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Beauty at the Deathbed

Posted by Dr. Suzanne Koven  November 3, 2011 03:03 PM

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wasington_deathbed.jpgI've been thinking about why I found this eulogy, which Steve Jobs's sister read at his recent memorial service, so moving. No doubt, the story of this close sibling relationship is extraordinary: Jobs and his biological sister, novelist Mona Simpson, didn't meet until they were in their 20s. And Simpson's intimate and affectionate portrayal of the Apple founder--the billionaire genius who rarely wore anything but jeans and black cotton turtlenecks and tucked scraps of favorite poems in his pockets--is touching. But it is the end of the eulogy, Simpson's account of Jobs's death, that I can't shake from my mind.


It's unusual for a eulogist to dwell on the actual death of his or her subject. Memorial services, I've noticed lately, are often called "celebrations of life"--as if the fact of death were best left unacknowledged. Maybe it is thought too painful, too morbid, or even in bad taste. We do seem to live in a culture of "death denial," about which I've written before.

But, as was apparently the case with Steve Jobs, the deathbed can be a positive place, full of love, clarity, and--to use that currently overused word--presence. At the deathbed, time often slows down, making every word and every breath count, emotions crystallize. Sometimes in the face of that most incomprehensible force, everything can make perfect sense.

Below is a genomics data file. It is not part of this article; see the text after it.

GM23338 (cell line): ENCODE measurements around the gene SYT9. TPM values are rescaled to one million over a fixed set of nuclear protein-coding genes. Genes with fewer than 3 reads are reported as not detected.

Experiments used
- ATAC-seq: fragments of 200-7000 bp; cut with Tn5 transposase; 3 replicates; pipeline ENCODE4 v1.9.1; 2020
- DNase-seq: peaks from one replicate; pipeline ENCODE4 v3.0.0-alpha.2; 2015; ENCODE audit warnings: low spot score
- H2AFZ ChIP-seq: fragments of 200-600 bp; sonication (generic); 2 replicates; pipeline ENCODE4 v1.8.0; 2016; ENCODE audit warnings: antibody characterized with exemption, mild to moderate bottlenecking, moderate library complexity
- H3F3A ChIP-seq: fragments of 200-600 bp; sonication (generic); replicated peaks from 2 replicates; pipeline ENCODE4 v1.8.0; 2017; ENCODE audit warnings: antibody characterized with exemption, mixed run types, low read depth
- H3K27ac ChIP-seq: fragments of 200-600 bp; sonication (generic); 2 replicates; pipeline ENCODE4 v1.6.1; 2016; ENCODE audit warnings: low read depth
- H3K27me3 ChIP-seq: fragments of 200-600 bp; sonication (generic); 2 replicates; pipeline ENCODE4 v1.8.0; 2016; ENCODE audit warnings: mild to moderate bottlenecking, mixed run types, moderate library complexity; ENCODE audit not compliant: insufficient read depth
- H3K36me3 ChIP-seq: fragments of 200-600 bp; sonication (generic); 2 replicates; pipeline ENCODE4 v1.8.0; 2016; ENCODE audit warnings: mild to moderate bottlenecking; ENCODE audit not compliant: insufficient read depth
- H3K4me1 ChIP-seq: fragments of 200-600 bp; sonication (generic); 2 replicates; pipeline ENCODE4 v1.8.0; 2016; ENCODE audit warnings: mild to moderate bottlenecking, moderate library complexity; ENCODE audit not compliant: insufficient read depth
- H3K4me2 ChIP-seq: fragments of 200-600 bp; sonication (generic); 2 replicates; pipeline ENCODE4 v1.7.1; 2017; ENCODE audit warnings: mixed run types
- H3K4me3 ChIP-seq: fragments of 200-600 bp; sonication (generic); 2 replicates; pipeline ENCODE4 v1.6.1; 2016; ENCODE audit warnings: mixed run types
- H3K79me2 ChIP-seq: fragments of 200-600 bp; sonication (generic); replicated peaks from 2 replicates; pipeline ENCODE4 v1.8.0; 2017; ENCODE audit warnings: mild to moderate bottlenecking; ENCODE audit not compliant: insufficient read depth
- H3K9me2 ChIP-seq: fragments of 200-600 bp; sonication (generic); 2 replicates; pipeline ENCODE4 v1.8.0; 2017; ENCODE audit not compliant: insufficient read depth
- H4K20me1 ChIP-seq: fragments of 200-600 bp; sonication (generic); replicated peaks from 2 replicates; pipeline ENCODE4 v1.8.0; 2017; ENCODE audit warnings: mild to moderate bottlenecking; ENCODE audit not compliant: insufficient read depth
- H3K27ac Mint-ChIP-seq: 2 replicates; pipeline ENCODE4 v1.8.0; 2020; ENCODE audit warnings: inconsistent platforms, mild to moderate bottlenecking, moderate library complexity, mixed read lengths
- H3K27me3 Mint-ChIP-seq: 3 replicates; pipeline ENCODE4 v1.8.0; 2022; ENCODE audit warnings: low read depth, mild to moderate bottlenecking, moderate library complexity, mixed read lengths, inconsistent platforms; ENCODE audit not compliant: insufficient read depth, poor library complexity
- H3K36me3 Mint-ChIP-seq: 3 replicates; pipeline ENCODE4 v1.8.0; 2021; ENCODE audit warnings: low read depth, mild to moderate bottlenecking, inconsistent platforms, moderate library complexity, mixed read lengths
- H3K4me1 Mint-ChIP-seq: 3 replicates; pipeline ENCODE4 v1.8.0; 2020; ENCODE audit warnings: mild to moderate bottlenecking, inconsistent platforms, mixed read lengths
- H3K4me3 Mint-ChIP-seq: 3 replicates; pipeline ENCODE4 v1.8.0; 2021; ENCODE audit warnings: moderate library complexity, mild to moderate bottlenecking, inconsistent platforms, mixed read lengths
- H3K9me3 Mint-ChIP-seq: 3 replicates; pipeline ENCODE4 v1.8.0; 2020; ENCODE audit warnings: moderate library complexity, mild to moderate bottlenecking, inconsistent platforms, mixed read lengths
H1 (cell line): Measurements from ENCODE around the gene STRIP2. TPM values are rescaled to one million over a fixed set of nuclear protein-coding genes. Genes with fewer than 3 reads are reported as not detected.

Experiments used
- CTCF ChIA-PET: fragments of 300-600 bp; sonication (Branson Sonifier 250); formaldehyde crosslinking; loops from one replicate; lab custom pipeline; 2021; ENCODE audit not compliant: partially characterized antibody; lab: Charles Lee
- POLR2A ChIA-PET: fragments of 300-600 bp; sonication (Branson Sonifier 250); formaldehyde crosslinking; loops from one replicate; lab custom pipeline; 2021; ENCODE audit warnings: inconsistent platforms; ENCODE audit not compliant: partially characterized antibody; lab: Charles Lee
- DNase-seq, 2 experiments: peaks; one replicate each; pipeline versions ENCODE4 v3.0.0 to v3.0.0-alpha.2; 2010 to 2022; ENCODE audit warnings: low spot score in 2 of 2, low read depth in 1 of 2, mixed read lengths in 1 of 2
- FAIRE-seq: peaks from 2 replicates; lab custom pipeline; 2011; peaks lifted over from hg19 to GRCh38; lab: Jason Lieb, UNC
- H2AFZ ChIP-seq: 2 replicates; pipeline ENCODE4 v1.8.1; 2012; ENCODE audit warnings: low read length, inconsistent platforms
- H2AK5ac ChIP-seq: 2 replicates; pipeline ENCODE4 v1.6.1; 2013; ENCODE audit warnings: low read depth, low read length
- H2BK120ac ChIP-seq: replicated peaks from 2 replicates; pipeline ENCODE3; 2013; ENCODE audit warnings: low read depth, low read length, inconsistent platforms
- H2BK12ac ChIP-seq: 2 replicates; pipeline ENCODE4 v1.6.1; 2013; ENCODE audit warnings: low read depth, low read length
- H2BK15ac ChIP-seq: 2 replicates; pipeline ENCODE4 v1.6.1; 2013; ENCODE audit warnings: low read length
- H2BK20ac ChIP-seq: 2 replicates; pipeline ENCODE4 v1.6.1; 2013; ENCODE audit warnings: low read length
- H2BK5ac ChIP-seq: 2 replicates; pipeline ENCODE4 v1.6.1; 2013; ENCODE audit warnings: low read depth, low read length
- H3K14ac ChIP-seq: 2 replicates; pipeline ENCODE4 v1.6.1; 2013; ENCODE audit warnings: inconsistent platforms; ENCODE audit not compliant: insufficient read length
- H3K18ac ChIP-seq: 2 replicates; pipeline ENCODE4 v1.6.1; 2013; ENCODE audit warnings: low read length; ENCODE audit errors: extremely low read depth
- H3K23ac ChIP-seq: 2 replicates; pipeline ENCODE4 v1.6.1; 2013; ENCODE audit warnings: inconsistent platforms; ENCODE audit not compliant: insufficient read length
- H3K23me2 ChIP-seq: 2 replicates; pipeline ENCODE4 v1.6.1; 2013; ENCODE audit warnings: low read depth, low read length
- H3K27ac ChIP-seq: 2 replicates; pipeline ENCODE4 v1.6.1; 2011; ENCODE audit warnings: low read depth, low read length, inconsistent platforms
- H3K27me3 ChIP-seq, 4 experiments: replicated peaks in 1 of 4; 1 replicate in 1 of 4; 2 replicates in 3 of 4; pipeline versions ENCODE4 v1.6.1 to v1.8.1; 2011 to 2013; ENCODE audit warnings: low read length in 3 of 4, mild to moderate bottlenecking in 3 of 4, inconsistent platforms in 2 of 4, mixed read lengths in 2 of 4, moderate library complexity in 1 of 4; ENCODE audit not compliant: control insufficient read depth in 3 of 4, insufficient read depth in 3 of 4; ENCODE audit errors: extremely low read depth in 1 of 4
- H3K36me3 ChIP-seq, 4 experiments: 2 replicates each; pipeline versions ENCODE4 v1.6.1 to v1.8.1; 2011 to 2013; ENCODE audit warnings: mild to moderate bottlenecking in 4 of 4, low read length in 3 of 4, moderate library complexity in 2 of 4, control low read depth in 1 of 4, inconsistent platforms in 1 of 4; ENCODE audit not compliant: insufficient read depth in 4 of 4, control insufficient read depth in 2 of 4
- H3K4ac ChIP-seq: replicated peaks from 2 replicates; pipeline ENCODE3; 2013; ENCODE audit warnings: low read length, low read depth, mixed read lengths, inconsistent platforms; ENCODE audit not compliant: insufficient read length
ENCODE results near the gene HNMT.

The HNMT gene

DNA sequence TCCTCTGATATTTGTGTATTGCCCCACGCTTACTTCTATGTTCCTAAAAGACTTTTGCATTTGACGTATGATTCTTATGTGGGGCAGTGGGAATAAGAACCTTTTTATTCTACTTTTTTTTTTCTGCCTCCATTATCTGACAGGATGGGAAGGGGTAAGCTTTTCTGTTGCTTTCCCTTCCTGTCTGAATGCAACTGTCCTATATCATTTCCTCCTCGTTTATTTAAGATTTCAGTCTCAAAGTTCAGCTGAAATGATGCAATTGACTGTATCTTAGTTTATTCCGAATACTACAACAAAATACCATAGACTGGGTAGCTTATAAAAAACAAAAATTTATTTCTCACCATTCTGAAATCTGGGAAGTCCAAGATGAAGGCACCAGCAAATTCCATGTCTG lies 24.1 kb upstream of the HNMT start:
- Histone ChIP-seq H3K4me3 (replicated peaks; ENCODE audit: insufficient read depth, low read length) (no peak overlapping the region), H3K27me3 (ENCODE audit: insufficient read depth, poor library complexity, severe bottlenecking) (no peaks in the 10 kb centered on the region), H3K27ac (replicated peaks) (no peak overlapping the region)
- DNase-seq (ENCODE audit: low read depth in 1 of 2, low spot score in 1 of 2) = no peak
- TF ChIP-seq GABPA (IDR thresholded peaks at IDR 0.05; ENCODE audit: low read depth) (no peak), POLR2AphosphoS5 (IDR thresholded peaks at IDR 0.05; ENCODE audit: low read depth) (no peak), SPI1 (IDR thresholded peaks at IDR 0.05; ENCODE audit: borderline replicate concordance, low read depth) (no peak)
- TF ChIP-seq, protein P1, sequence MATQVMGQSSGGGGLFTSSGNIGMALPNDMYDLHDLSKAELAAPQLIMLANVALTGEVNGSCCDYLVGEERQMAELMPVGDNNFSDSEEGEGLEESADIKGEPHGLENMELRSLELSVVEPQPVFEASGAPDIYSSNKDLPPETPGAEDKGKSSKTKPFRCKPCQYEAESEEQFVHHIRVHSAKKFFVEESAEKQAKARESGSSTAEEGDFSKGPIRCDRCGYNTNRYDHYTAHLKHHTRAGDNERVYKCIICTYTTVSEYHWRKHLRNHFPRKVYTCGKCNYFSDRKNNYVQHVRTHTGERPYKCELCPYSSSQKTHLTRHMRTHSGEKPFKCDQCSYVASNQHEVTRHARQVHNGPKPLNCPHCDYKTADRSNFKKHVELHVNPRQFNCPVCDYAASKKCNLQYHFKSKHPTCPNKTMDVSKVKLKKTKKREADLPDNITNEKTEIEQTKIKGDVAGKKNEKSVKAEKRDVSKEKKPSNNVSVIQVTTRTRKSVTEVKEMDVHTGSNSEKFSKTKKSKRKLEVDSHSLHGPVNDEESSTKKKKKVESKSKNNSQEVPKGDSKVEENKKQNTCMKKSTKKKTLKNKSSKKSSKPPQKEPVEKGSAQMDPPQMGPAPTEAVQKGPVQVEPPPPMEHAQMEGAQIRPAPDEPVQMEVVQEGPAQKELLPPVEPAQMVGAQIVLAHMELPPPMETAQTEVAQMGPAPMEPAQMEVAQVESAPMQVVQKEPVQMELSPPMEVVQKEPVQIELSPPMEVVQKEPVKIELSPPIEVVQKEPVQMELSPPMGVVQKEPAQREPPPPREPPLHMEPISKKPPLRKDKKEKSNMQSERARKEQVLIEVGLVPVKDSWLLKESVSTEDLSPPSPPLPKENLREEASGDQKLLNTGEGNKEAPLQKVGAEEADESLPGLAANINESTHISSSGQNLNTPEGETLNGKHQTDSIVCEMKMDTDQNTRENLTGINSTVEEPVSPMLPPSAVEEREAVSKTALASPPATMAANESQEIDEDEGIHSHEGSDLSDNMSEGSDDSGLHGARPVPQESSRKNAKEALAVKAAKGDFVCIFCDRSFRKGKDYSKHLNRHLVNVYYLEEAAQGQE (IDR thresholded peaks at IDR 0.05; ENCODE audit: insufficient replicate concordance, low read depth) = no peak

I've seen it again and again: at hospital deathbeds and, especially, in home or inpatient hospice. Not everyone believes in an afterlife, and not every dying person or family, exclaims "Oh Wow, Oh Wow, Oh Wow" as Steve Jobs did. But many feel the awe, and even joy, that those words evoke.

I remember my first death. I was a medical student, and I'd never seen anyone die, never even known anyone who'd died. Her name was Mary, and she had no family. Her cancer had spread and she had elected no further treatment. She wasn't the friendliest person, the nurses told me. So I was a little apprehensive when I went in to check on her as I'd been ordered to do. It was late at night, and the ward was quiet. As I approached her bed, Mary turned to me and said, "Please sit down...and hold my hand." I did. Then she closed her eyes, smiled, and stopped breathing.

It was one of the most beautiful things I've ever seen.

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About the author

Suzanne Koven, M.D. practices internal medicine at Massachusetts General Hospital in Boston. She writes a monthly column for the Globe's G Health section and her essays have appeared in the More »

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